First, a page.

In a contemporary review, Billboard magazine called Let's Take It to the Stage a collection of Funkadelic's "usual good mix of soul and jazz sounds, mixed in with singing and street raps", citing the title track and "Baby I Owe You Something Good" as highlights. In The Village Voice, Robert Christgau said Funkadelic finally does on record "what they've always promised to do in the hype—make the Ohio Players sound like the Mike Curb Congregation." In a 1981 review, he wrote that despite the group's "disturbingly occultish bent", he is "inclined to trust the music, which is tough-minded, outlandish, very danceable, and finally, I think (and hope), liberating", later writing in Blender that it was their "tightest album ... all 10 tracks rock on."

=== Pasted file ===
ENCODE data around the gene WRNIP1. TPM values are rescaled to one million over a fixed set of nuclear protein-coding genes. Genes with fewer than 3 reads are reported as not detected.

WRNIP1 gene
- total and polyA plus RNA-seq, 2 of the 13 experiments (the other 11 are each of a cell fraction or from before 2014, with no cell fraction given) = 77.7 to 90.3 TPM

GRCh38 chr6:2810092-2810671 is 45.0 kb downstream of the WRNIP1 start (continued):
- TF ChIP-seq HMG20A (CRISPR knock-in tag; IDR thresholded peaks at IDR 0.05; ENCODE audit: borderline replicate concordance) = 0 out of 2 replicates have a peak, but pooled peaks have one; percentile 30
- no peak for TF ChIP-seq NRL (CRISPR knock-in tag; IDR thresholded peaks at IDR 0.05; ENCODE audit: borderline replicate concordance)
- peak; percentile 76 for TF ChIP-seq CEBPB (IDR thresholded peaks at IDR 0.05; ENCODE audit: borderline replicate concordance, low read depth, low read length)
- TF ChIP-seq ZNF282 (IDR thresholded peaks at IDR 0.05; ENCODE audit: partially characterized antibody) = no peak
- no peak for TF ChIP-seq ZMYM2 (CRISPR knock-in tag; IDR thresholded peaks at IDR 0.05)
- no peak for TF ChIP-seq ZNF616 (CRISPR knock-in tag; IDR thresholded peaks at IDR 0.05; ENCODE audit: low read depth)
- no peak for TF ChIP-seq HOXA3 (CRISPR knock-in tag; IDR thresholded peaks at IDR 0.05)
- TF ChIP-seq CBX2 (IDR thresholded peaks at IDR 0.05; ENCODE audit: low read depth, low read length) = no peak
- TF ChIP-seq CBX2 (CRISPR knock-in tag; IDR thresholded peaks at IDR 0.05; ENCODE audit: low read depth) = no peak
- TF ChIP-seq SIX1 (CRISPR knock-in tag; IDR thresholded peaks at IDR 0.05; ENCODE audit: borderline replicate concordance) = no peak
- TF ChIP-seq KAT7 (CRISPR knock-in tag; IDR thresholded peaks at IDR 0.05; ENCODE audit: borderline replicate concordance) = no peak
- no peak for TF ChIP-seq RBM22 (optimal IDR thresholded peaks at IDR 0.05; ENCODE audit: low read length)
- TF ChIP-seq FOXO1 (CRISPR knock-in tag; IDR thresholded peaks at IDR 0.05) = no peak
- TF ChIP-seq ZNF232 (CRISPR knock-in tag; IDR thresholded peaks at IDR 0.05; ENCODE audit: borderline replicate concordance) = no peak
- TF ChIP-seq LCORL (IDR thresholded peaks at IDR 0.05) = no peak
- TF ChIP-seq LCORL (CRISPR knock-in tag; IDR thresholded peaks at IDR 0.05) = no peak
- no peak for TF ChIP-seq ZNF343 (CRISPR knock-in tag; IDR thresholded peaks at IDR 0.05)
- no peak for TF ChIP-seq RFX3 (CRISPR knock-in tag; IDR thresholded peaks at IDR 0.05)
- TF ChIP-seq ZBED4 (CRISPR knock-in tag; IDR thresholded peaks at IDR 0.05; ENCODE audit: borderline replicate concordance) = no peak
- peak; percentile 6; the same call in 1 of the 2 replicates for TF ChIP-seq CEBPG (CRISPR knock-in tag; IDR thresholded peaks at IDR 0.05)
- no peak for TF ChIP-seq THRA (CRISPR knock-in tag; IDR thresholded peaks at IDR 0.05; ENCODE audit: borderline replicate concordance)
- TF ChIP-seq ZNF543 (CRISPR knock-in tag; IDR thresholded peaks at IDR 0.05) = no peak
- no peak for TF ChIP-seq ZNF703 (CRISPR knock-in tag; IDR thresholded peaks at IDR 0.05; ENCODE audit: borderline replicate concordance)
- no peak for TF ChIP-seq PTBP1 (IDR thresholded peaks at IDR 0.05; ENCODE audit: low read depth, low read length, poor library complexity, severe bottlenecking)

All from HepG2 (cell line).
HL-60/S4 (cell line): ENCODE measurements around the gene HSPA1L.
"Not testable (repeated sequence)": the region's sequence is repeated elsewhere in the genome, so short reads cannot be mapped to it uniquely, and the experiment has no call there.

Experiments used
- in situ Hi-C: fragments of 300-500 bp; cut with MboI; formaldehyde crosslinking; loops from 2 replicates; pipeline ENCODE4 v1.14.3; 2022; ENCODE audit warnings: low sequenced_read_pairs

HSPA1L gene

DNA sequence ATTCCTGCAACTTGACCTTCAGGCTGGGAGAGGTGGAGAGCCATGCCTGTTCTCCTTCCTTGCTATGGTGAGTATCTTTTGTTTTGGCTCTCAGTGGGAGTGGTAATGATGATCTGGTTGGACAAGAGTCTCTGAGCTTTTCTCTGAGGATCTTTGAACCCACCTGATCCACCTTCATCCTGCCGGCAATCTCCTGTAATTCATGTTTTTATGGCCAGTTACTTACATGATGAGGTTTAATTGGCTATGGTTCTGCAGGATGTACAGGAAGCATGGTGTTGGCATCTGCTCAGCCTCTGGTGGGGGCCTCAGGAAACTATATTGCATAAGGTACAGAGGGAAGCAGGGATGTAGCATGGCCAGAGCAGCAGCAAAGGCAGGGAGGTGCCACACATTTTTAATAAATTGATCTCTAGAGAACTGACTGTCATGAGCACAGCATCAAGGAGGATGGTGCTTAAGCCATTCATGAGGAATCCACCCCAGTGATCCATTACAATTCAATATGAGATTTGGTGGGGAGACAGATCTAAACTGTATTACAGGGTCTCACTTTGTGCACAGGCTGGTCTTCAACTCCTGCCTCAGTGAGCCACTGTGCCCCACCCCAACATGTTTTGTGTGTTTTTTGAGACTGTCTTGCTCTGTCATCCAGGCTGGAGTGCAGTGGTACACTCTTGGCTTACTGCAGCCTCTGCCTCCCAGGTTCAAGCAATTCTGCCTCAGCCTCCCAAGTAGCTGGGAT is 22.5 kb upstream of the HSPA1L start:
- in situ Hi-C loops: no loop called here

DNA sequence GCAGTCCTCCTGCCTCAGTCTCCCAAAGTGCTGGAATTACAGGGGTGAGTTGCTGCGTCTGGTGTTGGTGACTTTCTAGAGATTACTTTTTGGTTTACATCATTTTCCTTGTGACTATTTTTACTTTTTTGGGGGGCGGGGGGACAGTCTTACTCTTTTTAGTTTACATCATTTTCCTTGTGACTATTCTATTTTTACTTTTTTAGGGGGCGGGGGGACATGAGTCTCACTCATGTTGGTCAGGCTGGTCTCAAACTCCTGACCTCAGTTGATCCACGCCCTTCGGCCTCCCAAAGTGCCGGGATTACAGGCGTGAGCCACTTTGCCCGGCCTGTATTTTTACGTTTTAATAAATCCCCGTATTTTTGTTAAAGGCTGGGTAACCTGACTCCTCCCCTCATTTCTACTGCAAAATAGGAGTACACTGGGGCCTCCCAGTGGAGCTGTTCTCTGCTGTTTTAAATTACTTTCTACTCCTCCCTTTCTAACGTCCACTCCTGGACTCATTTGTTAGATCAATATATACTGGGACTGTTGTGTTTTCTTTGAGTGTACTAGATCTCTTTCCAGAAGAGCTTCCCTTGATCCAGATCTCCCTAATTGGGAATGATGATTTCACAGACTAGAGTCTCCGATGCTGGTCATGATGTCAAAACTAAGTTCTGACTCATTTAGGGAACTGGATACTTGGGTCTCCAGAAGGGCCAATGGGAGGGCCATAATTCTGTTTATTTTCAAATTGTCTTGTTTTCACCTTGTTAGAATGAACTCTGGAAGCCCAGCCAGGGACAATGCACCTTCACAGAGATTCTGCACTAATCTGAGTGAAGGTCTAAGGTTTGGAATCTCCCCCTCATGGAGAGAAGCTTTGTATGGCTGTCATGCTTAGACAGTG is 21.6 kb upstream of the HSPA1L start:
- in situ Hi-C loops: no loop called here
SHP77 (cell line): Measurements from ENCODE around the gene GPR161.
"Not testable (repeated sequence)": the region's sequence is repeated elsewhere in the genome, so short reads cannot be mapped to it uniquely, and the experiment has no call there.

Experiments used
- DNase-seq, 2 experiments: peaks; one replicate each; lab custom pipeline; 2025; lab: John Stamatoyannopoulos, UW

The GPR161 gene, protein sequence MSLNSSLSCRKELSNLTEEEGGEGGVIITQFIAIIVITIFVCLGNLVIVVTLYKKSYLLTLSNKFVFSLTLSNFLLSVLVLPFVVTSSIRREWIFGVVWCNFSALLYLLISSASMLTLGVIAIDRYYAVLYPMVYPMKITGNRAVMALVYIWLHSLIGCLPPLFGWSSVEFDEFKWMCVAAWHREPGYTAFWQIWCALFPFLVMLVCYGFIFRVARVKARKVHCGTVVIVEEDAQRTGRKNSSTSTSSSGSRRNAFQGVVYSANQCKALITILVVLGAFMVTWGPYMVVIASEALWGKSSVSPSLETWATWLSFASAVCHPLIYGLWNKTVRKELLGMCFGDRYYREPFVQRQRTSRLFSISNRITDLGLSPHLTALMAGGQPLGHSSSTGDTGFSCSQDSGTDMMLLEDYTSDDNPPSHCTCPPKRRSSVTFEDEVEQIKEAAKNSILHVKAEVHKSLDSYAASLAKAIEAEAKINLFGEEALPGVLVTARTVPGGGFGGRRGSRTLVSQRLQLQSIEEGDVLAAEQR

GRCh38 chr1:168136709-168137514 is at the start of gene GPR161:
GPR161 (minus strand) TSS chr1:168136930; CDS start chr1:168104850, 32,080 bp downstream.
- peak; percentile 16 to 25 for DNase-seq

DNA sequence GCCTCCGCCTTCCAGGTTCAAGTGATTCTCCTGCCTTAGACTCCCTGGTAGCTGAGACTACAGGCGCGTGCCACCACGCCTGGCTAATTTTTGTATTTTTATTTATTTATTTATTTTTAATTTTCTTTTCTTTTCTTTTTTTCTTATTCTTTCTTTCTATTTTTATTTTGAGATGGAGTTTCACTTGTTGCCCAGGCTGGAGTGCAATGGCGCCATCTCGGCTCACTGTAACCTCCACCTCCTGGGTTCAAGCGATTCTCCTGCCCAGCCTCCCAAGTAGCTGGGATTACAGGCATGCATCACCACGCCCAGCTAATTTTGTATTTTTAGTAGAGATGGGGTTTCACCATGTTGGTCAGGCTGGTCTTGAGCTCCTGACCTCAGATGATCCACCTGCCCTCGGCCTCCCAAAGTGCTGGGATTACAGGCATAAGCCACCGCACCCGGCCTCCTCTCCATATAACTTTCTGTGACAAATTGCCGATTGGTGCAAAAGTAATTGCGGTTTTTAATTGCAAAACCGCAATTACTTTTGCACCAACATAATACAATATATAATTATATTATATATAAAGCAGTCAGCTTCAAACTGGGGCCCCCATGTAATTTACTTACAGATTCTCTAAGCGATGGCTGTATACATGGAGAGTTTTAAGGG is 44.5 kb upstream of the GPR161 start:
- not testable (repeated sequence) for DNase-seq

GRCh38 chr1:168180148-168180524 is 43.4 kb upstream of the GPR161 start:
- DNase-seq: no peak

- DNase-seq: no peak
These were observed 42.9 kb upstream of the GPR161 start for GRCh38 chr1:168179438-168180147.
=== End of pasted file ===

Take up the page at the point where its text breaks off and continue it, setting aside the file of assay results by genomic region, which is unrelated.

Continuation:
AllMusic's Ned Raggett found Let's Take It to the Stage to be one of the band's most comical records with "more P-Funk all-time greats as well, making for a grand balance of the serious and silly."Sasha Frere-Jones, writing in The Rolling Stone Album Guide (2004), said it was "a summing-up of everything Funkadelic had done to date, and is still their most playable record." He felt that, although Clinton's "sexual politics weren't at their best" on tracks such as "No Head No Backstage Pass", the album is exemplary of the band's musicianship.